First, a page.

As chair of the national Super Netball league, former Bauer Media executive Marina Go couldn’t have faced a more fraught run-up to the 2020 season. Finally, the first pass is set to be thrown. By Linda Pearce.

Super Netball chair Marina Go

The chair of the Suncorp Super Netball Commission, Marina Go, with Sunshine Coast Lightning players Laura Langman (left) and Steph Wood.
The chair of the Suncorp Super Netball Commission, Marina Go, with Sunshine Coast Lightning players Laura Langman (left) and Steph Wood.
Credit: Supplied

Sleep has proved problematic for Marina Go in recent months, even if the ticking clock troubling the inaugural chair of the Suncorp Super Netball Commission was not on her bedside table. This one had been counting down to the August 1 start of a delayed and condensed national competition that, barely a fortnight ago, was still awaiting the formal confirmation of a home base for the majority of 2020. It was not until eight days ago that a revised fixture was released, and on a dramatic Wednesday this week, revised again.

There had been initial talk of a hub in Perth, then a suggestion of Sydney, given that the two Victorian teams – the Vixens and Magpies – were required by the state’s second coronavirus wave to follow their AFL and NRL brethren and hurriedly relocate. Somewhere. To background noise of number-crunching and head-scratching over whether the league could even go ahead, confirmation came on July 18: Queensland would host most games and all finals, with an exemption permitting the two Melbourne rivals to play each other while in the final hours of their quarantine. So it was that, perilously late, a deal was done.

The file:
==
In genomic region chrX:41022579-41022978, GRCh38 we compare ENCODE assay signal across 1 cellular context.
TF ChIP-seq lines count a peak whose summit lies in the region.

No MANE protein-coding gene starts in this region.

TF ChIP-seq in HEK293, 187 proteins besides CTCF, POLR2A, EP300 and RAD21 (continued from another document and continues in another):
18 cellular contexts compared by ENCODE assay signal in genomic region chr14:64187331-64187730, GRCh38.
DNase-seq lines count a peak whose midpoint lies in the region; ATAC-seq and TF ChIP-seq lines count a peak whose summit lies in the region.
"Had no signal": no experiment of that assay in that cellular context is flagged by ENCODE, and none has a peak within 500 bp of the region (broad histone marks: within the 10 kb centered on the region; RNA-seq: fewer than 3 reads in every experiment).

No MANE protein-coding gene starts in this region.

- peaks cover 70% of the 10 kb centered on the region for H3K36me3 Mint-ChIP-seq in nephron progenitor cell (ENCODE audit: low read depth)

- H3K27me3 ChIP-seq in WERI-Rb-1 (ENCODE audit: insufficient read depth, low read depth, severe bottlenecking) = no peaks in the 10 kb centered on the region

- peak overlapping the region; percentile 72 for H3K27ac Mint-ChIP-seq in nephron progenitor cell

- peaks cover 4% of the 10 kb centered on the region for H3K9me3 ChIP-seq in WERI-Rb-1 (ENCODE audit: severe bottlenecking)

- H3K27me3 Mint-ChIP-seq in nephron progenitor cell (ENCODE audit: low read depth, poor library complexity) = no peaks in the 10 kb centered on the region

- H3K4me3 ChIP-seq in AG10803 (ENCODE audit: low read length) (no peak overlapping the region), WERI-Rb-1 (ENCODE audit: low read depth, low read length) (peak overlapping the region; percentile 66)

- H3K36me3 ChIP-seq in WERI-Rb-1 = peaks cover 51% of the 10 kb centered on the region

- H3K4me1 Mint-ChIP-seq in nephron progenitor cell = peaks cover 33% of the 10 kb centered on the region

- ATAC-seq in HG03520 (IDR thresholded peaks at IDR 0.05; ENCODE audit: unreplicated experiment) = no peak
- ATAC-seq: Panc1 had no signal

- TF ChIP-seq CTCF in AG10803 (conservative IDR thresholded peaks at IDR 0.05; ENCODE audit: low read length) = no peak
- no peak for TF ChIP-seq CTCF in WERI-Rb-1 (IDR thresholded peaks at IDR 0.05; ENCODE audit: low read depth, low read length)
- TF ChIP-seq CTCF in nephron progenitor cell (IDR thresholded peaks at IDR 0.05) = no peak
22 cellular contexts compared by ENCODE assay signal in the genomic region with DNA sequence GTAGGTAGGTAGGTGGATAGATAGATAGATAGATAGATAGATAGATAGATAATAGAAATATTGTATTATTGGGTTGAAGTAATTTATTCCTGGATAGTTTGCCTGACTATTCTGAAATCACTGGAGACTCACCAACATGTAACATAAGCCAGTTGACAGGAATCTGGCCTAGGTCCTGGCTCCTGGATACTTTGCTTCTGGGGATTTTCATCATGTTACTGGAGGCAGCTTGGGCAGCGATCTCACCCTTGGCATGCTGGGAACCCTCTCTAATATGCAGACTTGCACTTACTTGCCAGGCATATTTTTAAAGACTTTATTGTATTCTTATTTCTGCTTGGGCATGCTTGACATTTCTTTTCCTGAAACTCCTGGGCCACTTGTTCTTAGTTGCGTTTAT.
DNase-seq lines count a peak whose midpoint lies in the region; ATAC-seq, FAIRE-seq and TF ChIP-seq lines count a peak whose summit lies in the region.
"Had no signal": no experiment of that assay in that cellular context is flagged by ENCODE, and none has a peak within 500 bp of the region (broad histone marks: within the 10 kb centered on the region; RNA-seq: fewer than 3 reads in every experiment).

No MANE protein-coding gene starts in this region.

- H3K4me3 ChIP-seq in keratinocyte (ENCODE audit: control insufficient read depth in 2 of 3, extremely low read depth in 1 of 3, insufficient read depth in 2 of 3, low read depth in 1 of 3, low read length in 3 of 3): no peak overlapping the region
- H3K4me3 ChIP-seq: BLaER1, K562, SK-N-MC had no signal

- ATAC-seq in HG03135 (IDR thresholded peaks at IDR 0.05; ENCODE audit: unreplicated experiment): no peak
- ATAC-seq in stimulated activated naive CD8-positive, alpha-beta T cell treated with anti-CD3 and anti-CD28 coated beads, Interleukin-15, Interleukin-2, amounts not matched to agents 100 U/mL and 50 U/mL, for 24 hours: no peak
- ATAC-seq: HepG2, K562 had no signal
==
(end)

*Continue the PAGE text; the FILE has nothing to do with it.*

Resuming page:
While Super Netball chief executive Chris Symington and his team, overseen by Netball Australia boss Marne Fechner, did most of the heavy lifting, Go – a journalist and editor, many-hatted businesswoman and multiple board chair – has spent many, many hours helping to ensure the season could begin. The Sydneysider had been NA’s first independent director, from 2007 to 2013, before serving as chair of the NRL’s Wests Tigers for almost five years. Having recently collaborated on the launch of a new magazine website for the over-45s, Tonic, Go sits on four commercial boards and chairs the Walkley Foundation and Ovarian Cancer Australia as well as the Super Netball Commission.